Our featured items are part of a varied collection of mourning jewellery. Rings or lockets were often worn in memory of a loved one for a specified time after their death. The idea of bequeathing a piece of jewellery dates from the Middle Ages and was common practice by the seventeenth century. Generally the name and dates of the loved one would be engraved on a ground of black enamel with some embellishments. These rings or brooches would have been expensive and the money was traditionally left in a will for the express purpose of having a piece of jewellery made.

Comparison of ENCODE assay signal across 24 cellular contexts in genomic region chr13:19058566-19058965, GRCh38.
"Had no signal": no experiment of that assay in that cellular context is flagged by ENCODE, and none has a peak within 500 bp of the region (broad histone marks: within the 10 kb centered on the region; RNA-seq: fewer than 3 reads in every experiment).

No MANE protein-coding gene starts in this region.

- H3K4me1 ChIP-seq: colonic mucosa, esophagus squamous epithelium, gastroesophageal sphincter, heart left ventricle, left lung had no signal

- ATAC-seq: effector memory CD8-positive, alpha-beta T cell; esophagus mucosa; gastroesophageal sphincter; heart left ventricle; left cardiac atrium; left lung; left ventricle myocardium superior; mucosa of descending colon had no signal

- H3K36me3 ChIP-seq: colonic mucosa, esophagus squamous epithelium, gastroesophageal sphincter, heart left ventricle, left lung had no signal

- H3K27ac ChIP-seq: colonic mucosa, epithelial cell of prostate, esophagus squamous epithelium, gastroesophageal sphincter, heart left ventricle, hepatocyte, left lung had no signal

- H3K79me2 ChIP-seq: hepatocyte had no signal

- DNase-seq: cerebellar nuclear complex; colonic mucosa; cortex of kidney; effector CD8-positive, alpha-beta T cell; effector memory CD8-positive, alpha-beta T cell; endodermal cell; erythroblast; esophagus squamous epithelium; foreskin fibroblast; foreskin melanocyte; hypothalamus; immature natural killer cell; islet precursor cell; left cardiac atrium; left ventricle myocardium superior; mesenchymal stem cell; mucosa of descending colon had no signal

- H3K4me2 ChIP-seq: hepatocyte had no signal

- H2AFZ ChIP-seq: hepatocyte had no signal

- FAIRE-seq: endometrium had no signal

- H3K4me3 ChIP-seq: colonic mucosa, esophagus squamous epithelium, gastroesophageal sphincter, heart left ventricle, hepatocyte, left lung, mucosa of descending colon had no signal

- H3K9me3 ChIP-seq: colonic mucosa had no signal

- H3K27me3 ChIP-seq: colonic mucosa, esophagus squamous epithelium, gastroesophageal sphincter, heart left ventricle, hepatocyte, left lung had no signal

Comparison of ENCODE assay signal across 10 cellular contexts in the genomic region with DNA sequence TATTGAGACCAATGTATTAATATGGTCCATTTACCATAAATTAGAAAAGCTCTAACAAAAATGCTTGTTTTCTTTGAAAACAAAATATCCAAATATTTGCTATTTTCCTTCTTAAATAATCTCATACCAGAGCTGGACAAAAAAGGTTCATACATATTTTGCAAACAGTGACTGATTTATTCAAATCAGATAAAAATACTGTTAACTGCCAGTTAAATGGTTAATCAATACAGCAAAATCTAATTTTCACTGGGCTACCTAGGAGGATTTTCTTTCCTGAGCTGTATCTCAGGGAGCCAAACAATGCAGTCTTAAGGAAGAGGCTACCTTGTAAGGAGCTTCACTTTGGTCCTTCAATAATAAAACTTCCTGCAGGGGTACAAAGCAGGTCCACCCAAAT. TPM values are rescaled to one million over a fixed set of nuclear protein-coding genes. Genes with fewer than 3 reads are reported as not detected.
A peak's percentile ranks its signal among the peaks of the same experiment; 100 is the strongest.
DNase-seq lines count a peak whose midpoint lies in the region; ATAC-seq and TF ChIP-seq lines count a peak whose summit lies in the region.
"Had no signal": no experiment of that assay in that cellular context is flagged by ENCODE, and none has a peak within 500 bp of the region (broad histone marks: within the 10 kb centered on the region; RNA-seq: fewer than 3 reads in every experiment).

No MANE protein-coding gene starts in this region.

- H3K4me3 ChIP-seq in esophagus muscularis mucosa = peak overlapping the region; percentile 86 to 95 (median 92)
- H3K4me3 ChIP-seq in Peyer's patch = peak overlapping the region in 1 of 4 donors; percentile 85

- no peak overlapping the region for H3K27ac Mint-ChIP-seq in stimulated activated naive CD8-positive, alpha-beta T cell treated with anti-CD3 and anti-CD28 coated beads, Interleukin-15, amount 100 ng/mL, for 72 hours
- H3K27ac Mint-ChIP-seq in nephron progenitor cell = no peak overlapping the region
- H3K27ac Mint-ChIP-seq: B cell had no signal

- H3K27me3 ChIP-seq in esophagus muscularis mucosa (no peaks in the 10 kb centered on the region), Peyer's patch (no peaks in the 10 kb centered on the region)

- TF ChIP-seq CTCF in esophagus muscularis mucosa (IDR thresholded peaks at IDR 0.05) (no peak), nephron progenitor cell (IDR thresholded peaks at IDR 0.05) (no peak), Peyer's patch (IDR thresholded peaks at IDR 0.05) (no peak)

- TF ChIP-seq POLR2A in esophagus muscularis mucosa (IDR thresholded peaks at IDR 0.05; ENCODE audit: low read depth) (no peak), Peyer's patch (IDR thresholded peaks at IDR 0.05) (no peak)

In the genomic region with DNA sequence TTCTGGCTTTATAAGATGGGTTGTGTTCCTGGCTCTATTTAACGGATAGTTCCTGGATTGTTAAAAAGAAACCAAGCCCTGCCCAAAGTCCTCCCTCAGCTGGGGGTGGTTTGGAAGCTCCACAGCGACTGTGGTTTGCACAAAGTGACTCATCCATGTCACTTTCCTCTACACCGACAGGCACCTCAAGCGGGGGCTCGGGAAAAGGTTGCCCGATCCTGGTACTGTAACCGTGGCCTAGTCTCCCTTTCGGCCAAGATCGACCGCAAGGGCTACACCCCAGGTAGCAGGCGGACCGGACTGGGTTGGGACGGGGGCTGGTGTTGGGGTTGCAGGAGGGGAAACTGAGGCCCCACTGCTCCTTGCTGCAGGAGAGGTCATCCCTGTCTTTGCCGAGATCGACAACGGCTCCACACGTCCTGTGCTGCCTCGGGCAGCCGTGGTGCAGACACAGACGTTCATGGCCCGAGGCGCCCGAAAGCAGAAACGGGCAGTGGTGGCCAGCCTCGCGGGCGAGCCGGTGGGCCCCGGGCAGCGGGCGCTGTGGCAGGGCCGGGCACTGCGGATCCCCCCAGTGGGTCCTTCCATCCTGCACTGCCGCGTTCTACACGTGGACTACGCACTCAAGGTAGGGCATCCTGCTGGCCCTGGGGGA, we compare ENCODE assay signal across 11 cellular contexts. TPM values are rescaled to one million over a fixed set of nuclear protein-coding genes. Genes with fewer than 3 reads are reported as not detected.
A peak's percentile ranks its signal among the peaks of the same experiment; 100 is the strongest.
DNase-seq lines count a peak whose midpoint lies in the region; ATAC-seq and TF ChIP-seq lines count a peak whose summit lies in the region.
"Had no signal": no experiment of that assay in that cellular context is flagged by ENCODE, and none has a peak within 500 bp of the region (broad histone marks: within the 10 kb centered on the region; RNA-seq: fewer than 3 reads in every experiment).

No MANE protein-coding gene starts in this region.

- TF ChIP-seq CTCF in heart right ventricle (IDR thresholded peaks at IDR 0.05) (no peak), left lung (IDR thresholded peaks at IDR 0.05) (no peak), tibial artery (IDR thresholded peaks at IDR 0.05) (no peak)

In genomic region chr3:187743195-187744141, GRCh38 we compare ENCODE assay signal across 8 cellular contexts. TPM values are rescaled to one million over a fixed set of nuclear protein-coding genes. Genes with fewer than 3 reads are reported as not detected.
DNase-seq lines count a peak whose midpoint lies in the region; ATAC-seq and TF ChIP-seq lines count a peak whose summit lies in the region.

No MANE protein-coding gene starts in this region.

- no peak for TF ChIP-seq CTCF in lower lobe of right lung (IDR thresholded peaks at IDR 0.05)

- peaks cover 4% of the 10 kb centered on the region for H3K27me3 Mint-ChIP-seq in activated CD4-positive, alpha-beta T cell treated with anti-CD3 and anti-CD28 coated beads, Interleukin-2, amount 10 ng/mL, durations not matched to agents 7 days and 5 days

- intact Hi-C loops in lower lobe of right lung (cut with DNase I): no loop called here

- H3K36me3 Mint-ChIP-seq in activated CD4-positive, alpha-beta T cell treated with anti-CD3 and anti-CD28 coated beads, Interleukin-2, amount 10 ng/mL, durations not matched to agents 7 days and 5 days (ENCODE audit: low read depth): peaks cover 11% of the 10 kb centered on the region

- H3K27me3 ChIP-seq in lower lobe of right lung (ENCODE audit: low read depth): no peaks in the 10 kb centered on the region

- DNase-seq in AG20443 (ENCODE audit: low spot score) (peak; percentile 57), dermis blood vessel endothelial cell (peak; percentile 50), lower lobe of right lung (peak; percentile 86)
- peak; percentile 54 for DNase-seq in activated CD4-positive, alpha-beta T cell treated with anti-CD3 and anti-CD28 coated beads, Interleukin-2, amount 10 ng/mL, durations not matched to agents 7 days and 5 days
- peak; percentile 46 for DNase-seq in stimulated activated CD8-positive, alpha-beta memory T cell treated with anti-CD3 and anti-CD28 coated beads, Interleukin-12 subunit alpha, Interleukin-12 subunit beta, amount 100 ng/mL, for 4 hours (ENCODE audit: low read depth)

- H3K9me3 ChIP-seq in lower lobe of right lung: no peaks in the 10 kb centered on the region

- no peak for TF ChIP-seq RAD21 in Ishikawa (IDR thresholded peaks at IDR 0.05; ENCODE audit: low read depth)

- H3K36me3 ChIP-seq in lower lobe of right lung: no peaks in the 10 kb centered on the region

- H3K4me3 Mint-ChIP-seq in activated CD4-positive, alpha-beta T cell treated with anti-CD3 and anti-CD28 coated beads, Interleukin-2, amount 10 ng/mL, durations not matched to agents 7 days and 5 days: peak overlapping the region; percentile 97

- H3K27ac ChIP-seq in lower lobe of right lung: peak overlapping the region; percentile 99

There was a massive surge in the amount of mourning rings being made in the 1660's as a direct result of the Black Death.
The motifs remain constant throughout the centuries although the styles change. They would include, primarily, a skull and cross-bones, a skeleton, sometimes an hour-glass to remind people of the short span of life or even a spade in some cases, this was usually coupled with the legend 'Memento Mori' , 'AET' or 'OBT'.
For further examples, please see the funerary collection at the British Museum.